Cyanide is released in small amounts in cigarette smoke and naturally by some plants like cassava, but when highly concentrated, the chemical compound prevents the cells of the body from using oxygen and becomes a fast-acting poison.
If released during a chemical accident or deployed as a weapon during a terrorist attack, a cloud of cyanide gas could produce a horrifying scene, with victims in desperate need of an antidote. While current treatments for cyanide poisoning could be cumbersome in such a scenario, researchers say they've found an effective antidote that could be administered quickly with an EpiPen-like jab.
Existing cyanide antidotes, which include compounds like hydroxocobalamin, must be administered by an intravenous (IV) infusion so that they can dissolve well enough to be absorbed in the body. But administering an IV infusion requires a certain level of training and equipment, and it could be unwieldy at the scene of a bioterrorist attack.
"You might imagine that you're a paramedic and there are multiple people exposed to cyanide, some of them may be convulsing, it may be very difficult to get the IV line in," researcher Steven Patterson, of the University of Minnesota's Center for Drug Design, told LiveScience.
The solution that Patterson and his colleagues came up with is a substance called sulfanegen TEA, which could be delivered to the body through an intra-muscular (IM) injection, similar to the jab delivered by an epinephrine autoinjector to those suffering a severe allergic reaction.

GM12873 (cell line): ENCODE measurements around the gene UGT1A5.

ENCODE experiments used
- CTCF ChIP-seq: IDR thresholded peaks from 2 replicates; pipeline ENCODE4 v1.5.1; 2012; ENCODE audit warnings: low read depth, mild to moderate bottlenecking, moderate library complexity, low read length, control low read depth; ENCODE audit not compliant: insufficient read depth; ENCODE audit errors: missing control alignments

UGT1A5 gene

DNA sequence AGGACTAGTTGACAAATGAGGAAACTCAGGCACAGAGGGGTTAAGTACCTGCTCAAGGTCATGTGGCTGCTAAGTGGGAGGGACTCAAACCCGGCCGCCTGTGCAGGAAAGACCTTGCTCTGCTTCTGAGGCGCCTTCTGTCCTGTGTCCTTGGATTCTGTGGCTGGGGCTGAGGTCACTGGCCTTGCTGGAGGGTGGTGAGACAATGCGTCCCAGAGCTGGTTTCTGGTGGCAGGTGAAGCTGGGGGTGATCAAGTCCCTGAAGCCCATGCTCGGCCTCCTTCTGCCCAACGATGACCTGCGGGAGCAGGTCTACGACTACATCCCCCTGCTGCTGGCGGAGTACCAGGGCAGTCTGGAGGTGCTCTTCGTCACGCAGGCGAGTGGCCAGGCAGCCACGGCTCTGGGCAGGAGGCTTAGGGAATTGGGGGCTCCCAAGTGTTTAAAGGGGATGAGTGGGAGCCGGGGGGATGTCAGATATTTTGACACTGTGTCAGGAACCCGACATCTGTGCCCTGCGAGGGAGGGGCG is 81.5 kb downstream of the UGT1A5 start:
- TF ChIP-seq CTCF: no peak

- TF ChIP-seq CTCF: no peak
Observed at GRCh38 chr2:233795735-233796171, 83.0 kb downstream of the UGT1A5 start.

"The antidote works by taking advantage of our natural biochemical processes, which are able to detoxify cyanide," Patterson explained. "What we do is provide the process present with the material it needs to convert cyanide into thiocyanate," which is much less toxic than cyanide and gets expelled from the body in urine.
The new substance has been tested at toxic, but sublethal, levels on animal models, Patterson said, and further experiments to test the antidote's efficacy against lethal cyanide doses are in the pipeline. The researchers have not observed any adverse events due to the drug during their safety studies, though they don't yet know the upper limits of how much of the antidote a body can safely handle, Patterson said.
The research is funded by the National Institutes of Health's CounterACT program, which seeks to develop medical countermeasures against chemical threat agents. The study was detailed this month in the Journal of Medicinal Chemistry.
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